DID MR. BEGIN think, as he annexed the Golan Heights the other day, that President Reagan was too preoccupied with Poland to mind? If so, Mr. Reagan must have disabused the Israeli prime minister of that notion yesterday. Mr. Reagan suspended the memorandum on strategic cooperation that the two nations signed and that the Begin government hailed as a signal breakthrough only a few weeks ago. He cut off discussions on Israeli proposals for indirect but substantial further American financial support. This is strong stuff, and it should help dispel the giddiness that the annexation has produced in Israel. It is not pleasant for the United States to apply direct and open pressure on a friend, or to contemplate having to apply more. Mr. Begin made it unavoidable.
The United States had supported a unanimous Security Council resolution terming the annexation null and void. In its statement yesterday, the administration added a note of its displeasure that Israel moved while the Polish crisis was unfolding. It complained that Israel had not acted in the spirit of mutual consideration embodied in the memorandum on strategic cooperation. All this is so, but it does not go to the heart of what was wrong with Israel's unilateral act.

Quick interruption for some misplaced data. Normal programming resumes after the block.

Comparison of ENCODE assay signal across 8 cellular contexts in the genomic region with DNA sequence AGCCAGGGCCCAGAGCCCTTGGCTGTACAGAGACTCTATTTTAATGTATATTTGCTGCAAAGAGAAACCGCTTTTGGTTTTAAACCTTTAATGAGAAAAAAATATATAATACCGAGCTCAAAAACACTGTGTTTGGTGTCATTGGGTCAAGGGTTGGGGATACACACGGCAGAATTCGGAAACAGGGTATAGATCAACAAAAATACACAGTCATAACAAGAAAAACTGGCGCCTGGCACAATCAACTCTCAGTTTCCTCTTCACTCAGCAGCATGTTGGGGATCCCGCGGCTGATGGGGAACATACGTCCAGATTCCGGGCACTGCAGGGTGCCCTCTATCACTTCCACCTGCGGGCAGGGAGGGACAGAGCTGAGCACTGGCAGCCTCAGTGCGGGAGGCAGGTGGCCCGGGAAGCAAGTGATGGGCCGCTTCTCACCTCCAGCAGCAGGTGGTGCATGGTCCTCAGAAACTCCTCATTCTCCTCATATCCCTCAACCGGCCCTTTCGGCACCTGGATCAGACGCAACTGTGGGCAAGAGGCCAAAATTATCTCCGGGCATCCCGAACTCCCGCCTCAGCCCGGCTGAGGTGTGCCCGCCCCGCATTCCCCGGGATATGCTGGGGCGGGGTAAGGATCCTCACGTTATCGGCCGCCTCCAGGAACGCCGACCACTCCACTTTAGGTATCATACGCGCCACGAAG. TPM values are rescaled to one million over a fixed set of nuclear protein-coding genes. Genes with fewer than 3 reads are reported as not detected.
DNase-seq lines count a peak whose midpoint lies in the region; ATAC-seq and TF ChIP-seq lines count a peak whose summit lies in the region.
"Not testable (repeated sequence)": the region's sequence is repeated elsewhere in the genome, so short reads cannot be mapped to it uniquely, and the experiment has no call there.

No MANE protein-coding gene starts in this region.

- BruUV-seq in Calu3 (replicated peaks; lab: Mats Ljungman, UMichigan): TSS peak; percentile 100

The act undercut the formally agreed basis, the only conceivable basis, on which peace can come to the Middle East: the yielding of territory by Israel in return for peace agreements with its neighbors. With Egypt, Mr. Begin did agree to exchange territory for a treaty. With the Golan beyond even theoretical reach, however, Syria has no reason to accept Israel and negotiate for the Golan's return; other nations have no reason to press Syria to do so. Is Mr. Begin's plan to foreclose negotiations on the West Bank by unilaterally annexing that sensitive territory, too?
Israel already had ample international difficulties, not all of its own making. By this one stroke, however, Menachem Begin has forfeited the solicitude that had flowed to Israel as a result of the death of Anwar Sadat and the AWACS deal; converted Syria, a radical, terror-minded Soviet client state, into at least a temporary diplomatic partner of the United States; perplexed and embarrassed Israel's greatest friend and only patron, the United States; and deepened his own country's terrible isolation. Mr. Begin showed himself capable of statesmanship in making peace with Egypt. Israel needs his statesmanship now, desperately.